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material, other specimens did not perform very well. This was due to a variety of reasons. The main reason would be the weld defects found inside the weld lines; the pores & cracks would create stress concentrations that would cause an increase in the cracking and would substantially weaken the materials, causing the materials to break at a point greatly below the original material. Furthermore, the incomplete penetration weakens the material completely as the welding area becomes less than the original specimen size. Upon visual inspection of the tested materials, the materials that performed best were the materials that had the fewest imperfections. Therefore, to decide which materials had the more precise welding conditions, we see which specimens had the highest average ultimate strength. The materials that performed the best were the 8 mm 4529 austenitic stainless steel and the 10 mm 4501 duplex stainless steel. Even though the data was not perfect, the welding conditions seem to be the more precise. The thickness did not seem to have significant effect on the tensile strength. However, if we overcome the defects perhaps the differences may become more apparent. Electrochemical testing (a) Austenitic stainless steel ASS 4529
0.3 0.2 0.1




Current density (A/cm2)






-0.00010 -0.6








Potential vs. SCE (V)

Fig. 17 PCV of ASS 4529 The calculated corrosion rates from Tafel's method are summarized in Table 10. Table 10 Corrosion rates (nm/Y) of ASS 4529
Condition Unwelded Welded Corrosion rate (nm/Y) 680.3 792.6

The results obtained in table 10, show that regardless the condition, this material has extremely corrosion resistant to the 3.5% NaCl solution due to the very low corrosion rate. However, it can also be observed that in the welded condition, this material has a higher corrosion rate than the unwelded condition. (b) Duplex stainless steel DSS 4501
0.30 0.25 0.20 0.15 0.10 0.05 0.00 -0.05 -0.10 -0.15 -0.20 -0.25 -0.30 -0.35 -0.40 -0.45 -0.50 -0.55 -0.60 -0.65 -0.70 0 500 1000 1500 2000 2500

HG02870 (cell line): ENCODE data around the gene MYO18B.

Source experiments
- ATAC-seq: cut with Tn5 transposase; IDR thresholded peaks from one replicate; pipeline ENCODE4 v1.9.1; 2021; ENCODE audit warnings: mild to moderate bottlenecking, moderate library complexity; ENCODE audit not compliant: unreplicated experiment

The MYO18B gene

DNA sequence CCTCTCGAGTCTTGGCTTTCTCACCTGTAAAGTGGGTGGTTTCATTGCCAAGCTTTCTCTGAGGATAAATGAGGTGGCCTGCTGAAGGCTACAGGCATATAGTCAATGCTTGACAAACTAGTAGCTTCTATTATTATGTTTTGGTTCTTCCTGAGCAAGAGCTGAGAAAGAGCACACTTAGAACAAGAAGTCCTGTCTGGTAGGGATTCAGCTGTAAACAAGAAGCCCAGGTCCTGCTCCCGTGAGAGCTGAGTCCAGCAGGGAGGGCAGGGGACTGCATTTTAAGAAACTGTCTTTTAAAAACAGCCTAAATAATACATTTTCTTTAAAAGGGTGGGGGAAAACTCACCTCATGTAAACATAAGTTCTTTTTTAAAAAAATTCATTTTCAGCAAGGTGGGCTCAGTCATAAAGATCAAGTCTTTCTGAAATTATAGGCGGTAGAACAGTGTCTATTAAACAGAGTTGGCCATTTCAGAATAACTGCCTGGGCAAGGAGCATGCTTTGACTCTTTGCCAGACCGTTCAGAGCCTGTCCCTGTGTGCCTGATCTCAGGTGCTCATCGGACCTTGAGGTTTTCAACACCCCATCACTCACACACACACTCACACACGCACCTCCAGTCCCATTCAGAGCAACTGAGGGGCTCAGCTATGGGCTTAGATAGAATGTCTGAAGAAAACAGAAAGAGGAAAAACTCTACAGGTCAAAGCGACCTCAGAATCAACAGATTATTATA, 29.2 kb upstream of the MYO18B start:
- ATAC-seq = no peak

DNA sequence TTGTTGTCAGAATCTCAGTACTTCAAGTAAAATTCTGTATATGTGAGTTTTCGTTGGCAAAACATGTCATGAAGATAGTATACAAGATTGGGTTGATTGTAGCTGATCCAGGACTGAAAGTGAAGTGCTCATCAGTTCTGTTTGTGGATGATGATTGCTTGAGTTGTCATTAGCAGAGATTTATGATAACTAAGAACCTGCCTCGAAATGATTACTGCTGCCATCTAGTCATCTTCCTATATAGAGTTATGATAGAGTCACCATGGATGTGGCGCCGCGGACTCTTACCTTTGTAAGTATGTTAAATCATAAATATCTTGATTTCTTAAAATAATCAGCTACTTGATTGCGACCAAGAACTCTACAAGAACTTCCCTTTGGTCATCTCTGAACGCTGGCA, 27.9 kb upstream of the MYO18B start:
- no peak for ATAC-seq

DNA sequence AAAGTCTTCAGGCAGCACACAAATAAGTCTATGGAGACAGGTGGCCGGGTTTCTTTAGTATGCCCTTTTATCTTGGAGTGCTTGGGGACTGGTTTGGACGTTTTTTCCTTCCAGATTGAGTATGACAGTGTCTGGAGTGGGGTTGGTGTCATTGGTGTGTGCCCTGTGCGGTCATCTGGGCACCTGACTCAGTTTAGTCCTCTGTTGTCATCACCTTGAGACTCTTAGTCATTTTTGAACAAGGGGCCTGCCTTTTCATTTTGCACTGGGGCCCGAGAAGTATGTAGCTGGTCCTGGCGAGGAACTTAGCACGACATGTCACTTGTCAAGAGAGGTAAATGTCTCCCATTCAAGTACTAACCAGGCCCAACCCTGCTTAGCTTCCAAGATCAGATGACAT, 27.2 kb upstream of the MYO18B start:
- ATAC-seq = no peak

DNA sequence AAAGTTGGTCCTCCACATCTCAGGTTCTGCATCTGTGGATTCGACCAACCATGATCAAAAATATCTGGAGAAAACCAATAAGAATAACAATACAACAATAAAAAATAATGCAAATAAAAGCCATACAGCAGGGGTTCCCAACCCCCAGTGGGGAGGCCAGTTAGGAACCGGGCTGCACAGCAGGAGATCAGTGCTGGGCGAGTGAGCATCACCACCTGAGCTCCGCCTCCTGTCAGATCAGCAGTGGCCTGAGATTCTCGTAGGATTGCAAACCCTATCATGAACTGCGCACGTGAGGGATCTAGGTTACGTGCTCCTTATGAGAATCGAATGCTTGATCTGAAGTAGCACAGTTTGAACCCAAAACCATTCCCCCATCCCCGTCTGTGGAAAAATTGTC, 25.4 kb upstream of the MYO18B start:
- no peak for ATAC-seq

Potential vs. SCE (V)


-0.1 -0.2 -0.3

-0.4 -0.5 -0.6 0 500 1000 1500 2000 2500 3000 3500

Time (s)

Potential vs. SCE (V)


Fig. 16 OCP of ASS 4529 The open-circuit potential (OCP) gives us information about the dynamic behaviour of the passive oxide layer film, whereas the more positive the value of the OCP, the more noble the specimen becomes [30]. As seen from Fig. 16, the OCP in 3.5% NaCl of the laserwelded is more positive than the unwelded one. This means that the welded material has a higher passivity than the unwelded material. From Fig. 17, there is no pitting was observed in both the materials (welded and unwelded). Even upon visual inspection, the surface was still smooth without pitting; this is due to the high molybdenum content inside the material which would cause the material to require more rigorous conditions to initiate pitting. However, even though there is no pitting initiated, we can assume that the welded specimen is more susceptible to pitting corrosion because it is observed that the current density in the material is higher at each voltage [30].




Time (s)

Fig. 18 OCP of DSS 4501 In Fig. 18, it is clear that the laser-welded material has higher OCP values than the unwelded material. This means that the welded material has a more passive behaviour in 3.5% NaCl.

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0.014 0.012 0.010

Current density (A/cm2)

0.008 0.006 0.004 0.002 0.000

-0.002 -0.6 -0.4 -0.2 0.0 0.2 0.4 0.6 0.8 1.0 1.2 1.4 1.6

Potential vs. SCE (V)